Transaction Isolation Level In SQL Server: A Complete Guidance

Daniel Jones | January 19th, 2017 | SQL, SQL Transaction Log


Transaction isolation level on SQL server, decides or determines that how transaction integrity is apparent to other systems and users. The locks (acquired to protect data modifications) are not affected by the transaction level, which is chosen. An exclusive lock is assigned for the transaction of any data, which holds or modifies the lock data without depending upon the isolation level, which is set for the transaction. For read operations, isolation level on SQL server primarily exemplify the level of protection made by other transactions.

A lower transaction isolation level increases the number of concurrency effects like, dirty reads or lost updates, which can be encountered by the users. However, it also increases the ability (of many users) to access the data at the same time. Whereas, a higher isolation level lessens the types of concurrency effects, which a user may face. A higher isolation level increases chances of the blocking of one transaction to the other and requires more system resources. The highest isolation level fetches the same data without any modification every time it repeats the read operation. While, the lowest level can read uncommitted data. It can also, gives back the data that have been modifies, which is not committed by other transactions.

There are five transaction isolation level in SQL Server

  • Read Uncommitted
  • Read committed
  • Repeatable Read
  • Serializable
  • Snapshot

Understanding Different Transaction Isolation Levels In SQL Server

Read Uncommitted

A query in the current transaction can read the data modified within another transaction, which is not yet committed. This is a list restrictive isolation level because it the database engine does not issue the shared locks when Read Uncommitted is specified. It is possible to modify the data by any other transaction between issuing statements within this transaction, which results in non-repeatable or phantom reads.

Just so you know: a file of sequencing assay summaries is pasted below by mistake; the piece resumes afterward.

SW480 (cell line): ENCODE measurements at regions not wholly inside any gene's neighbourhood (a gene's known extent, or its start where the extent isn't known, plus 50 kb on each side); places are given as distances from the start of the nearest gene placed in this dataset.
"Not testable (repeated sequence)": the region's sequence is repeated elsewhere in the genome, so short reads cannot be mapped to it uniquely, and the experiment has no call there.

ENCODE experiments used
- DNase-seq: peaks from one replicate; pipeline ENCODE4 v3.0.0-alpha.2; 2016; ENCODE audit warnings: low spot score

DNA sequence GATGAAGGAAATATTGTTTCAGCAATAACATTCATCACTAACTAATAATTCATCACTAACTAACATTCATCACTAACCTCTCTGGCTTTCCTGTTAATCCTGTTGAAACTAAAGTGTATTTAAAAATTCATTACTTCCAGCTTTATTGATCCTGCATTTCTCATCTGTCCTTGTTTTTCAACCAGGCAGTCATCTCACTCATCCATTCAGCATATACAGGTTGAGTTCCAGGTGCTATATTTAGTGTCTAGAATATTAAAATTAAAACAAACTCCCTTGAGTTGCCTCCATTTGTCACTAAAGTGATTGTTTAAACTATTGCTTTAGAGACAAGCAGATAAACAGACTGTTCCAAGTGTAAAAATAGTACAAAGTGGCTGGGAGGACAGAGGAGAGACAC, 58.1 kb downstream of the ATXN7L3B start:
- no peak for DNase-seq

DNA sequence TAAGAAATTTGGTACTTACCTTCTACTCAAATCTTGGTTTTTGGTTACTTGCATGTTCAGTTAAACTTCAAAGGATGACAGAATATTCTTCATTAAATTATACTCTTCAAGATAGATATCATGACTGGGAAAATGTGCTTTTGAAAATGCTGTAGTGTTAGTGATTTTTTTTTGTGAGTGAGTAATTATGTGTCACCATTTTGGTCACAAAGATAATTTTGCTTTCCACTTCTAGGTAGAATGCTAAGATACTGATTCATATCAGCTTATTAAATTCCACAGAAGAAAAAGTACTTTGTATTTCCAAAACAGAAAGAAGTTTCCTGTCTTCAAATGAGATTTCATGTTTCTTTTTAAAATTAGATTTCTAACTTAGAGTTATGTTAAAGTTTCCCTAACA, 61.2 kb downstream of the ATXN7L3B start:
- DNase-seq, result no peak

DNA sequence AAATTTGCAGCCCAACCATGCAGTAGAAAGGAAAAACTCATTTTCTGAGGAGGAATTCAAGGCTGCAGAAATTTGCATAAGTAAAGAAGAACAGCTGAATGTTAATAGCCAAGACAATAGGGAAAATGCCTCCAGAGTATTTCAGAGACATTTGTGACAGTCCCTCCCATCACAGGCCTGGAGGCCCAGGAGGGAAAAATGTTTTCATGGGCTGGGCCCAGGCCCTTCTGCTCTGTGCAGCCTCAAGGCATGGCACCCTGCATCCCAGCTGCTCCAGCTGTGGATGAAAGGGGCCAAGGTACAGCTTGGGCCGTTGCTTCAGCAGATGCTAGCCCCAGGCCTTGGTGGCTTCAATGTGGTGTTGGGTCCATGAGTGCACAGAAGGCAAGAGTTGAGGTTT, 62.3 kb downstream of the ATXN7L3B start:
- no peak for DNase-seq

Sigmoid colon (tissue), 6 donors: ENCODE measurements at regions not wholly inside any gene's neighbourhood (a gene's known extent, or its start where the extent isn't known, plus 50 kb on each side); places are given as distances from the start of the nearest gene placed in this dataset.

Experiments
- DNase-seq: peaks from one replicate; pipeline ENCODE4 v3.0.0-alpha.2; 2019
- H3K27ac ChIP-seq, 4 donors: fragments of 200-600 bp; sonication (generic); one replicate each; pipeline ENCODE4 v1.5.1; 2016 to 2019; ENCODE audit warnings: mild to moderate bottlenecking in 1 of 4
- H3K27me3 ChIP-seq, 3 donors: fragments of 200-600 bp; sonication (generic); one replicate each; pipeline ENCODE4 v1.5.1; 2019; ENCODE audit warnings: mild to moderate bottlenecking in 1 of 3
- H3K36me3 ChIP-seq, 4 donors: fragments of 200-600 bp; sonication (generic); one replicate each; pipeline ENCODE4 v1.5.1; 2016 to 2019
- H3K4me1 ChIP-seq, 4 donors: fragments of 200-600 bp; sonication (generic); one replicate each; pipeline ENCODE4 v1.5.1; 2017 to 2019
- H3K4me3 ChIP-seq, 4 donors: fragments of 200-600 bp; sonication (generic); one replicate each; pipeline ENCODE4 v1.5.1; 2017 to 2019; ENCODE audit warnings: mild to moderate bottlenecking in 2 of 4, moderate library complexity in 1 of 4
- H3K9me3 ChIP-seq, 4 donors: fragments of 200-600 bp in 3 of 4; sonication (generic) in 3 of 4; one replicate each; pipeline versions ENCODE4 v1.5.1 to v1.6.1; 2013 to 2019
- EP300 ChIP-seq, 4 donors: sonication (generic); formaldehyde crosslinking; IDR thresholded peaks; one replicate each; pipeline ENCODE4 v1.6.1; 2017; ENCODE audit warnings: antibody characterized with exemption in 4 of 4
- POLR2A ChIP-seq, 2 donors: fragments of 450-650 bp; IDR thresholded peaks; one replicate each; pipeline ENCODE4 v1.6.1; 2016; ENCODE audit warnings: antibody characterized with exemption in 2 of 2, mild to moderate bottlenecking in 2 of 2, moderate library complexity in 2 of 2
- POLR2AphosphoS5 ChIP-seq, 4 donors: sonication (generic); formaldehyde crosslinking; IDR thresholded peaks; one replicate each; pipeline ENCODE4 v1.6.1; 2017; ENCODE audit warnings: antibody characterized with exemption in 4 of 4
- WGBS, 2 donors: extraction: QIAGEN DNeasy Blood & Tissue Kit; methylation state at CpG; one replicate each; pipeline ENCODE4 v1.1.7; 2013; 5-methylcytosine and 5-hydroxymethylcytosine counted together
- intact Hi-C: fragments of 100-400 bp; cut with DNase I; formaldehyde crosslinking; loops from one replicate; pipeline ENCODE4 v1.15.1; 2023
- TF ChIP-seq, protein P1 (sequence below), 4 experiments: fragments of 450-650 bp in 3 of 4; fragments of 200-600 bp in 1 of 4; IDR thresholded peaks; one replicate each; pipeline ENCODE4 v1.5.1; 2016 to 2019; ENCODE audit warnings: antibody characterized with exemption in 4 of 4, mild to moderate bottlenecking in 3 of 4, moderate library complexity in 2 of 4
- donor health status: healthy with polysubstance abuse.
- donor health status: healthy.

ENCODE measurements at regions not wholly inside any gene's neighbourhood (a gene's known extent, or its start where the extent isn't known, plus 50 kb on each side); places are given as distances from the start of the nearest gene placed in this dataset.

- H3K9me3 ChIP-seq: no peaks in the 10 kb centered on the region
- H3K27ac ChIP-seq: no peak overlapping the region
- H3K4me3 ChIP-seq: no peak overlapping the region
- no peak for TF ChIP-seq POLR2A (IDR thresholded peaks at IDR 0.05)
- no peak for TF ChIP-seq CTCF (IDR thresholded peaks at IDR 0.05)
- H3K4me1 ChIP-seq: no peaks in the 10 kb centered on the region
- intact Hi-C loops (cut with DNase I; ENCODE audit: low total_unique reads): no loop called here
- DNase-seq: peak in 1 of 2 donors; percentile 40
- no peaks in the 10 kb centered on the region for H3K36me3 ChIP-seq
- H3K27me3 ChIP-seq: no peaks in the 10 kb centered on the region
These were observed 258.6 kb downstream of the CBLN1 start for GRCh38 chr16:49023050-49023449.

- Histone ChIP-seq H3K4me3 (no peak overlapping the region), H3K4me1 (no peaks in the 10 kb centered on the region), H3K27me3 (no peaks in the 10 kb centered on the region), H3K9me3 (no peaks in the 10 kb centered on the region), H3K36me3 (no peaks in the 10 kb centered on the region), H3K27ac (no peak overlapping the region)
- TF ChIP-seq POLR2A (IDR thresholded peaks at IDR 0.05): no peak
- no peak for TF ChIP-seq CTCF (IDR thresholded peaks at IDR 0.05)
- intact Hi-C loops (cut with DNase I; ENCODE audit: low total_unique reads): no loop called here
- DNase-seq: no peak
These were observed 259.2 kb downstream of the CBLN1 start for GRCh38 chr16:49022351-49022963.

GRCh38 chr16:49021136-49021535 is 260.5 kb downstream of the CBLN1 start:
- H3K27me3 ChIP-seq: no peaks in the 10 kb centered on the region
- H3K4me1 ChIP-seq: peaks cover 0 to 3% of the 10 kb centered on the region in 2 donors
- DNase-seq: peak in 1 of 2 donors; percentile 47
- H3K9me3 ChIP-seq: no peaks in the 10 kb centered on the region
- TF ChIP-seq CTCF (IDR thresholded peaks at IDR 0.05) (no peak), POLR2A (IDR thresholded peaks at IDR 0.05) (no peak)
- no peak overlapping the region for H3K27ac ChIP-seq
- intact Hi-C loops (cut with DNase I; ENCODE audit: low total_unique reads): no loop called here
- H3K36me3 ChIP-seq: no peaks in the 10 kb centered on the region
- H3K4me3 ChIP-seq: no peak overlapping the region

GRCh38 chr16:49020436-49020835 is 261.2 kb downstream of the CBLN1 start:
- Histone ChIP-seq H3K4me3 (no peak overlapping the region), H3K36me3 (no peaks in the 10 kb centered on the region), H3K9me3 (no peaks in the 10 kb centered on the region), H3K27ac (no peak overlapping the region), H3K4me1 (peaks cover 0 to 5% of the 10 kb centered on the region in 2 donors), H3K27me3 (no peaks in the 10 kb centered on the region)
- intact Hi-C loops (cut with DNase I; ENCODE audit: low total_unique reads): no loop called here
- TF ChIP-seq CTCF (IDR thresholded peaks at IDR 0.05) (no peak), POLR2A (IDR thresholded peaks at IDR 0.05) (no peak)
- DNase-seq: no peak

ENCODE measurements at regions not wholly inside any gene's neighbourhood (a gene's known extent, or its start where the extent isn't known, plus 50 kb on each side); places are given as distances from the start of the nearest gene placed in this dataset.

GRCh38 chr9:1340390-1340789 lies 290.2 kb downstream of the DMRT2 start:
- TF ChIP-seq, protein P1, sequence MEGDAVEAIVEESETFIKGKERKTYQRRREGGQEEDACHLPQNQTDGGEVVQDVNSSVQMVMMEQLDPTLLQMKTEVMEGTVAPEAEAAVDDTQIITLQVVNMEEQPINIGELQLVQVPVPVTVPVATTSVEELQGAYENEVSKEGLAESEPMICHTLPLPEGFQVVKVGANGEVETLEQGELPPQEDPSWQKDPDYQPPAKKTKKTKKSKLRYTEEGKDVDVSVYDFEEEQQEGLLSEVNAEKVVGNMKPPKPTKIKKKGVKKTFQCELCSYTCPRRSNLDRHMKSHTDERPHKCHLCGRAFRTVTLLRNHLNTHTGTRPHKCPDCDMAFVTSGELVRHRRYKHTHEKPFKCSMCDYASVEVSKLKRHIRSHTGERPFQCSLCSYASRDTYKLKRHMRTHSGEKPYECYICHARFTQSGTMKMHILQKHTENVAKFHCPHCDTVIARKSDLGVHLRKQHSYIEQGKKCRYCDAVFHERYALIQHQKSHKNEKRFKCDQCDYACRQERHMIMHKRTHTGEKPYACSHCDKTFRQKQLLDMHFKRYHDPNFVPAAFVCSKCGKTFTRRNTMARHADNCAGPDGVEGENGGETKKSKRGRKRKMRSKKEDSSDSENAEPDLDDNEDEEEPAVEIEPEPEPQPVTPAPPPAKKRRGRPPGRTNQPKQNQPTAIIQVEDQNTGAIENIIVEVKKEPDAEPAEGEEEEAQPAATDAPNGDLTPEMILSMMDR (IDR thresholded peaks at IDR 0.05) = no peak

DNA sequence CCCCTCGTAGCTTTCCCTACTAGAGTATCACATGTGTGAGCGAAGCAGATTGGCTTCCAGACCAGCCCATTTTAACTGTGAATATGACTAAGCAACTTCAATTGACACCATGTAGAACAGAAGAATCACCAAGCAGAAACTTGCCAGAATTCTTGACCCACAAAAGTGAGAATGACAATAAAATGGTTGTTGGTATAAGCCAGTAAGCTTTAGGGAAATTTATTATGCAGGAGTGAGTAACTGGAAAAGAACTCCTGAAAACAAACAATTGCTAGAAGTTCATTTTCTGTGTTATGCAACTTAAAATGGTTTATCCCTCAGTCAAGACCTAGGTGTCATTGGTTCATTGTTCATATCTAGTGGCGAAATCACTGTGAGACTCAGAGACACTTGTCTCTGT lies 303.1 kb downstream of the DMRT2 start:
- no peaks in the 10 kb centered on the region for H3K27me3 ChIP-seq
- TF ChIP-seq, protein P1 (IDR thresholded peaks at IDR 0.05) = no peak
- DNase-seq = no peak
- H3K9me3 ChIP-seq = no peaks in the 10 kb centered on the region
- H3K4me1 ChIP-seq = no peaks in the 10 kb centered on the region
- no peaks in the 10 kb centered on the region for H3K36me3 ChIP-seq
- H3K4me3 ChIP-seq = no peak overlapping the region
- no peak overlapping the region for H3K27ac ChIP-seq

Read Committed

This isolation level prevents dirty reads as a query in the current transaction level cannot read the data, which is modified by another transaction that is not committed. However, non-repeatable or phantom reads are still possible as data can be modified by other transactions between issuing statements within the current transaction.

Repeatable Read

A query in the current also, prevent dirty reads. The reason behind this is that it cannot read data that is modified by another not committed transaction. Moreover, this transaction does not allow any other transaction to modify the data until it completes. Therefore, avoids non-repeatable reads.


A query in this transaction cannot read modified data by any other transaction, which is not yet committed. Also, the data cannot be modified by any other transaction read by this current transaction. In addition, any other transaction cannot be inserted new rows until the transaction completes. Therefore, Serializable isolation prevents phantom, dirty and non-repeatable reads.


A statement can operate the data only when it will be in a consistent state during the transaction. Once the process started and any other transaction modifies the data then, the data is not visible to the current i.e., Snapshot transaction. This transaction does not block other transactions from writing data, neither do this transaction request locks while reading the data.

Note: It is not possible as the default isolation level for all SQL server database is Read Committed. So, if you want to use another transaction isolation level then only option is to set it manually within a session.


Management of data is very necessary and for this SQL proves to be a major platform. Transaction isolation level on SQL server makes this task very easy and convenient. In the above discussion, we have learned that there are five transaction level on SQL with their proper understanding.

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